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Business News/ Mint-lounge / Features/  Does Pokemon Go really pose a security and privacy risk?

Does Pokemon Go really pose a security and privacy risk?

Security experts are divided, but one thing is certain, those who are using the pirated versions of Pokemon Go face a bigger risk

Some anti-virus companies have raised concerns over privacy and security risk of the gamePremium
Some anti-virus companies have raised concerns over privacy and security risk of the game

We have seen popular mobile games such as Angry Birds, Candy Crush and Temple Run acquire cult status, but none of them can equal the global frenzy created by Nintendo’s new mobile game Pokémon Go. Within a week of its release, the game was downloaded 7.5 million times in the US alone. The fact that the game is officially available only in US, Australia and New Zealand hasn’t deterred people in other countries from downloading and installing the APK (android application package) file from random links, to enjoy the game.

Also read: Pokémon Go: The cultural phenomenon has made a comeback

The privacy concern

Some anti-virus companies have raised concerns over privacy and security risk of the game.

US-based Trend Micro pointed out that game developer, Niantic Labs can read emails of users who sign up in the game with their Google account. Trend Micro’s suspicions were based on the game’s asking for full access to Google accounts at the time of installation. A Finnish antivirus company F-Secure thinks differently and is of the opinion that the entire privacy concern has been exaggerated.

F-Secure’s security advisor Sean Sullivan points out that having full access doesn’t mean Niantic Labs can read, send or delete your emails. The permission has more to do with Google’s settings. It means instead of mentioning every permission the game needs, Ninatic has opted for an older model and so, Google identifies its permission request as full access to warn users.

Sign-in using existing credentials is used by a number of apps and games to speed up the process. Sullivan adds that collecting email, IP address, username and location is a common practice and is typical of most apps.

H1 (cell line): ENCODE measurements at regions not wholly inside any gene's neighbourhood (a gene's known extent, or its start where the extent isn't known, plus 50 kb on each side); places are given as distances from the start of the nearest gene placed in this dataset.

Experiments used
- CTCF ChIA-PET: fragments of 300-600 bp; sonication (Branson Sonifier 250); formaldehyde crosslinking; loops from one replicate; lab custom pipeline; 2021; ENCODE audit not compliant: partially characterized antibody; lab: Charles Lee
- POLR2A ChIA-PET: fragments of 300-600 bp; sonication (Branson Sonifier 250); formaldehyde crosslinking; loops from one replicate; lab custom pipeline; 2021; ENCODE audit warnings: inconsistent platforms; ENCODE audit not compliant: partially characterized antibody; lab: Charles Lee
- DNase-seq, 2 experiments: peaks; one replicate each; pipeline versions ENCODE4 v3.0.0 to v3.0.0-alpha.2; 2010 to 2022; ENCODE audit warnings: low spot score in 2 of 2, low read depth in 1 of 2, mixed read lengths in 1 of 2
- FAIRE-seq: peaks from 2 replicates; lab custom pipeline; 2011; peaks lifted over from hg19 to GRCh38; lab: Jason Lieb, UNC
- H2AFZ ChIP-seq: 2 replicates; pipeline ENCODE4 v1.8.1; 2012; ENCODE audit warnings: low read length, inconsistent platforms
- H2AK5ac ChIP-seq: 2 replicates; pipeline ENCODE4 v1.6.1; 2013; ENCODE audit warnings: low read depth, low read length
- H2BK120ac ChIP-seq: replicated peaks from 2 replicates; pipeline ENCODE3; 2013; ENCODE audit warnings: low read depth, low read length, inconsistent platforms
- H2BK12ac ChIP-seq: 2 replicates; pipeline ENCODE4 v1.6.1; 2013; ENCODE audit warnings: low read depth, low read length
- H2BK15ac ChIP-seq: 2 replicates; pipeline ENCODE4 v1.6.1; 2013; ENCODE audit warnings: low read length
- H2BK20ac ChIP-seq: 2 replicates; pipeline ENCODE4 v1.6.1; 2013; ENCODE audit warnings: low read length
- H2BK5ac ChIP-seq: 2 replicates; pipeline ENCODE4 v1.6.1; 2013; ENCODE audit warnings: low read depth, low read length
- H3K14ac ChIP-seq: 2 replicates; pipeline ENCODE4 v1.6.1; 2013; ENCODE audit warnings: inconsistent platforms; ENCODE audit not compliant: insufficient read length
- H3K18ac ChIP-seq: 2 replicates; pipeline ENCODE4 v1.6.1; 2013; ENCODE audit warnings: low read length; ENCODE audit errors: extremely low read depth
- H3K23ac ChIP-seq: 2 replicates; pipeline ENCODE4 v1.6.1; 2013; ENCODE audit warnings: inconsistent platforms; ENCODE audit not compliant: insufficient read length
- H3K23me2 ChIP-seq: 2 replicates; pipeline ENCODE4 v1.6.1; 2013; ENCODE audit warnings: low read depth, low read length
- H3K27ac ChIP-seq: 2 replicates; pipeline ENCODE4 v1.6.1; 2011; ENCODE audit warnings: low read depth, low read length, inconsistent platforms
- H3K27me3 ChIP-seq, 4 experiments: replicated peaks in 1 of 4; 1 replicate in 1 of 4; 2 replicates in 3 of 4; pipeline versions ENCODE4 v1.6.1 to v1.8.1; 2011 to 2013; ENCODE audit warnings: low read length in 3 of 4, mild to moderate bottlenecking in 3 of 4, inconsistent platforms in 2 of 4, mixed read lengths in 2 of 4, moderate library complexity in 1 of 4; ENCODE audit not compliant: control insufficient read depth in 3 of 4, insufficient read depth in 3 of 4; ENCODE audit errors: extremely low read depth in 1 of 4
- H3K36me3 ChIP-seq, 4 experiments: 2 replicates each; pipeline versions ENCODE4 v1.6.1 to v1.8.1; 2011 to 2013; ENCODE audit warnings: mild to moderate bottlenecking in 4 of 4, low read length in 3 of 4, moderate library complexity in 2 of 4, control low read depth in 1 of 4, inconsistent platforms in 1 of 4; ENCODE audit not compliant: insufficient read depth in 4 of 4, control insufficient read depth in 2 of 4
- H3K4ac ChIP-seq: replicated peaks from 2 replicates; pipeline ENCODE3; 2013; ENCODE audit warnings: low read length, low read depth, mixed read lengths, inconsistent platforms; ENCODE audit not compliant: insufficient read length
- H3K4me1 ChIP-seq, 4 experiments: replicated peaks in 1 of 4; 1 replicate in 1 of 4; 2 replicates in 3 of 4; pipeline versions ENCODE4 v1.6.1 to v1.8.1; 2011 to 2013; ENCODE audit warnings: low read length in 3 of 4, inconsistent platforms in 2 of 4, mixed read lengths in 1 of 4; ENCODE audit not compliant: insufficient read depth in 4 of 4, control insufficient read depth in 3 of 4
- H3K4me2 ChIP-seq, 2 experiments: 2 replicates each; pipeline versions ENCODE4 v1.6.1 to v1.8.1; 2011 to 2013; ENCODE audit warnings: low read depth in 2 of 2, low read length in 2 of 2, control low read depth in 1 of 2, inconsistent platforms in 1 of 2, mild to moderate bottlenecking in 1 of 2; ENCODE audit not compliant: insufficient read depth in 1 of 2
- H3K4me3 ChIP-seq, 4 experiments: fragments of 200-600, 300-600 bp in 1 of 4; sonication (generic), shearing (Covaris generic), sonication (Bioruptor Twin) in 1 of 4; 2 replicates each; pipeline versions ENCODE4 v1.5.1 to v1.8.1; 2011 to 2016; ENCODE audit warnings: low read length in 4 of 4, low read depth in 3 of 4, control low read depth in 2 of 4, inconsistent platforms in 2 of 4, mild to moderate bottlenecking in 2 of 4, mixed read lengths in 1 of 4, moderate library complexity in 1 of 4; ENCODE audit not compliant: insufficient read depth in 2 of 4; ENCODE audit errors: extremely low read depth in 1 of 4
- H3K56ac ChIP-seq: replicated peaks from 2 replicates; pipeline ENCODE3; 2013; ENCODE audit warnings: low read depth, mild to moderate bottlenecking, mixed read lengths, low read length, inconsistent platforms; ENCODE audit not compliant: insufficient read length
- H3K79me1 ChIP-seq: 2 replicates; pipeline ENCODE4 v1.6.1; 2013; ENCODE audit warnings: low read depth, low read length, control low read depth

F-Secure suggests that users who are still sceptical about this can create a separate Google account which isn’t connected to their personal Gmail account and use that to sign up in the game.

Concern over fake and bugged versions

The fact that it has become global phenomenon even though it is available in only three countries, suggests rampant downloading of pirated app installation files. This holds numerous risks, since such apps have not been verified by any reliable source and can bugged with malicious software. This allows them to play the game but at the risk of compromising their entire personal data. Apps on Google Play Store are often released within days or weeks after debuting in US. Researchers at Proofpoint found a modified version of the game’s APK with a malicious remote control access code called Droidjack which can hijack and take control over an infected phone. (Read more here)

A number of spin-offs and lookalikes have also surfaced on the Play Store. Though these games are available on the official store, knowing Google Play Store’s sometimes lax verifications standards, it is better to avoid them.

What is Niantic Labs doing about it?

Meanwhile, Niantic Labs has announced that Google will soon reduce Pokémon Go’s full access permission to basic access and has asked users to not take any actions themselves.

In an official post on its support page, Niantic Labs refuted the concerns and assured users that no personal information had been accessed by them except information such as user ID and email address of the user. (Read more here)

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Abhijit Ahaskar
Abhijit writes on tech policy, gaming, security, AI, robotics, electronics and startups. He has been in the media industry for over 12 years.
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Published: 14 Jul 2016, 02:59 PM IST
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